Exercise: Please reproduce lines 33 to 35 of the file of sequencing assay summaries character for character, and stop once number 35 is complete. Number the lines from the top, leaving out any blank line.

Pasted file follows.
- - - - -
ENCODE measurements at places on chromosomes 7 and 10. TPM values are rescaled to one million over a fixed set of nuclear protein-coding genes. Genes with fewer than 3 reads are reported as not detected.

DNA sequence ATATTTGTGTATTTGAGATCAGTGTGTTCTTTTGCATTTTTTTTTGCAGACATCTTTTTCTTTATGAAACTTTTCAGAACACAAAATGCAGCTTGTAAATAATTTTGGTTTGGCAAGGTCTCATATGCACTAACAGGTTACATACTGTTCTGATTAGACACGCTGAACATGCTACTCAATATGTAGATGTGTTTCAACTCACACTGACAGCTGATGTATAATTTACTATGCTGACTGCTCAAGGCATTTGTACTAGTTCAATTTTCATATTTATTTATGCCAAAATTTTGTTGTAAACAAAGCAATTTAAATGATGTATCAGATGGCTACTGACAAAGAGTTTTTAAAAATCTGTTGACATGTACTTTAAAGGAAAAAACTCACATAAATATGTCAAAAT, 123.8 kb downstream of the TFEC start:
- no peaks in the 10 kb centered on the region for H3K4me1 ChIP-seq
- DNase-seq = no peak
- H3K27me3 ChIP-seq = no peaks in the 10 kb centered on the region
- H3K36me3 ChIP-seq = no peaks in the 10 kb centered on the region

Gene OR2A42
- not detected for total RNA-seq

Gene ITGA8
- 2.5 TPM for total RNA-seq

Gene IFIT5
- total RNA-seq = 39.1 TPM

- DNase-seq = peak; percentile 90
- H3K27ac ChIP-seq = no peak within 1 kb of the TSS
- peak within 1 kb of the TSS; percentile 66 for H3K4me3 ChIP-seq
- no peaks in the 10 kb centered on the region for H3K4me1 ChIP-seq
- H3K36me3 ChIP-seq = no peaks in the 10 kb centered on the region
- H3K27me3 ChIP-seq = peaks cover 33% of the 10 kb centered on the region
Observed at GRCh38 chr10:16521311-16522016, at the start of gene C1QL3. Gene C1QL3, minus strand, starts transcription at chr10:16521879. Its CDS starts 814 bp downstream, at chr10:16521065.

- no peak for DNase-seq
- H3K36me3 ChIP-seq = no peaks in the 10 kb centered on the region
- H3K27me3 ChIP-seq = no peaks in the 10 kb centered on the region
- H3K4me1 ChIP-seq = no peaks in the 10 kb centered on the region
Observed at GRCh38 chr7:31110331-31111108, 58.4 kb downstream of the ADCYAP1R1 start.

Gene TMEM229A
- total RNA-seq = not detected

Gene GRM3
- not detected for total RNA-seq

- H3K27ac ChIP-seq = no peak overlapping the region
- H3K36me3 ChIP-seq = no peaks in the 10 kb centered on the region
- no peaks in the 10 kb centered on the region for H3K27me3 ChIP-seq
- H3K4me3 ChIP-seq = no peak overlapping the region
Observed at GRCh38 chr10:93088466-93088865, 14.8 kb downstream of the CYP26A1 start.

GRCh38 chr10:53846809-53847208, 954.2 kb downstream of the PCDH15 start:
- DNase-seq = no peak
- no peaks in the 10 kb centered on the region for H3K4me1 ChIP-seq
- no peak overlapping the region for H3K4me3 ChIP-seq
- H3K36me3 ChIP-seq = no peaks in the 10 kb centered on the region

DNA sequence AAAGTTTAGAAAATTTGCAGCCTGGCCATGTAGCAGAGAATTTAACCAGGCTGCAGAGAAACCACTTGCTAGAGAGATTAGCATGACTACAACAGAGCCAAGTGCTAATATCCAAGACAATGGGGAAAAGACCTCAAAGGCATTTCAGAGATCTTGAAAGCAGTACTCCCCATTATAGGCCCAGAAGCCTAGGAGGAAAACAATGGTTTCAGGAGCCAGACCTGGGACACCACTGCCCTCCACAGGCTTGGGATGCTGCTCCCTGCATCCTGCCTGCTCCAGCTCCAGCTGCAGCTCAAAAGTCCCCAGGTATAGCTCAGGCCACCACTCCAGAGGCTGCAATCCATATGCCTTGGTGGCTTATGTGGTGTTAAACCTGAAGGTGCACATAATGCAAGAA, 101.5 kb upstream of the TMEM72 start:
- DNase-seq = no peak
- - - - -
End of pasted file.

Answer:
Observed at GRCh38 chr10:93088466-93088865, 14.8 kb downstream of the CYP26A1 start.

GRCh38 chr10:53846809-53847208, 954.2 kb downstream of the PCDH15 start:
- DNase-seq = no peak